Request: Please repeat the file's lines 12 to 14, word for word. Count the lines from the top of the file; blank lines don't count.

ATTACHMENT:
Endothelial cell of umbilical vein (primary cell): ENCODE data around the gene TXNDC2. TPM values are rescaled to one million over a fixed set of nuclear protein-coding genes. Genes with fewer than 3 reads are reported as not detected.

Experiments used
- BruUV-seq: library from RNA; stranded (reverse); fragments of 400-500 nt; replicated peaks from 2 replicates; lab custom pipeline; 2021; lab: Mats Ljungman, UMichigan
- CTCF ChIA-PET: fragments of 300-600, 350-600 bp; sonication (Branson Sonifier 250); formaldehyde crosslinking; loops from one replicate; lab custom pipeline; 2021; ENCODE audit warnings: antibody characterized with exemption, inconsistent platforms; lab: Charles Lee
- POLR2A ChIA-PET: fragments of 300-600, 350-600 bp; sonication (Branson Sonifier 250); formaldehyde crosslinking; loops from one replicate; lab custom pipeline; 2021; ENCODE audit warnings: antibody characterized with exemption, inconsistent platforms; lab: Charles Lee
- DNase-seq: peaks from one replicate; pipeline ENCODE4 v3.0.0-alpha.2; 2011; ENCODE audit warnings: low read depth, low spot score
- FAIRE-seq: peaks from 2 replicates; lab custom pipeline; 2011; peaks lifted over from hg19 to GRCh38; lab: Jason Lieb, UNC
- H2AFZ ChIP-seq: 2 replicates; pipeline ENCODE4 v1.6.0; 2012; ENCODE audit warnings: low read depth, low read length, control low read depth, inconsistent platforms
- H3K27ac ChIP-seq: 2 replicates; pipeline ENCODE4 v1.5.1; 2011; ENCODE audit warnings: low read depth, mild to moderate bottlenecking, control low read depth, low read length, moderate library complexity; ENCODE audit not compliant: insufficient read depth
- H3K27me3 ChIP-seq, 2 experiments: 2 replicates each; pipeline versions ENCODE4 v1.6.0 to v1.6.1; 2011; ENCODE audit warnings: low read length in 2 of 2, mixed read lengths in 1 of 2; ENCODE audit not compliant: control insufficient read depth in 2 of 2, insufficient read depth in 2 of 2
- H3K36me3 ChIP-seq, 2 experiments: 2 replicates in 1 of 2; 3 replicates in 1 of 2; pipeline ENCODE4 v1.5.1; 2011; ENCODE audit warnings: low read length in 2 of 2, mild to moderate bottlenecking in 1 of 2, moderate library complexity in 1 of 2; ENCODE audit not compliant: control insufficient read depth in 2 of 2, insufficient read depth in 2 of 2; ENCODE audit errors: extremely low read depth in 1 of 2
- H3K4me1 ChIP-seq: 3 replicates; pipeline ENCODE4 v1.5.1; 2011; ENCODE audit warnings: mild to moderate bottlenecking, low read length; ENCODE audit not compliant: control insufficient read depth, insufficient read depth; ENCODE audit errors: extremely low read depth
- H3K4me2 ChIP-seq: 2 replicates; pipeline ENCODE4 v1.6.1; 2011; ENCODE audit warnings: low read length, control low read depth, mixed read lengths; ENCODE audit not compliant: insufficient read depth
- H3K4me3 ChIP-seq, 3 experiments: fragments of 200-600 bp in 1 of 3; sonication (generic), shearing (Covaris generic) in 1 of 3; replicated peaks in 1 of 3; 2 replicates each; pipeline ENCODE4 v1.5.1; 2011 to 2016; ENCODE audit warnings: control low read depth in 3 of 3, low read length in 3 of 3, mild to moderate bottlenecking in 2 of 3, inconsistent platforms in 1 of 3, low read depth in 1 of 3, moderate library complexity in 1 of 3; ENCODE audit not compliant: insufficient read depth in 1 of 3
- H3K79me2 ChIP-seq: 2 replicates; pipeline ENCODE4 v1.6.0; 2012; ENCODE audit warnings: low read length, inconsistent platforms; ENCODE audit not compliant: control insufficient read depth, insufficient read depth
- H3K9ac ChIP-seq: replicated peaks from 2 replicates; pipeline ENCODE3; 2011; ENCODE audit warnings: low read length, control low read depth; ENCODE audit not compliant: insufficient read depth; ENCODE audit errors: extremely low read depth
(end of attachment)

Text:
- H3K4me1 ChIP-seq: 3 replicates; pipeline ENCODE4 v1.5.1; 2011; ENCODE audit warnings: mild to moderate bottlenecking, low read length; ENCODE audit not compliant: control insufficient read depth, insufficient read depth; ENCODE audit errors: extremely low read depth
- H3K4me2 ChIP-seq: 2 replicates; pipeline ENCODE4 v1.6.1; 2011; ENCODE audit warnings: low read length, control low read depth, mixed read lengths; ENCODE audit not compliant: insufficient read depth
- H3K4me3 ChIP-seq, 3 experiments: fragments of 200-600 bp in 1 of 3; sonication (generic), shearing (Covaris generic) in 1 of 3; replicated peaks in 1 of 3; 2 replicates each; pipeline ENCODE4 v1.5.1; 2011 to 2016; ENCODE audit warnings: control low read depth in 3 of 3, low read length in 3 of 3, mild to moderate bottlenecking in 2 of 3, inconsistent platforms in 1 of 3, low read depth in 1 of 3, moderate library complexity in 1 of 3; ENCODE audit not compliant: insufficient read depth in 1 of 3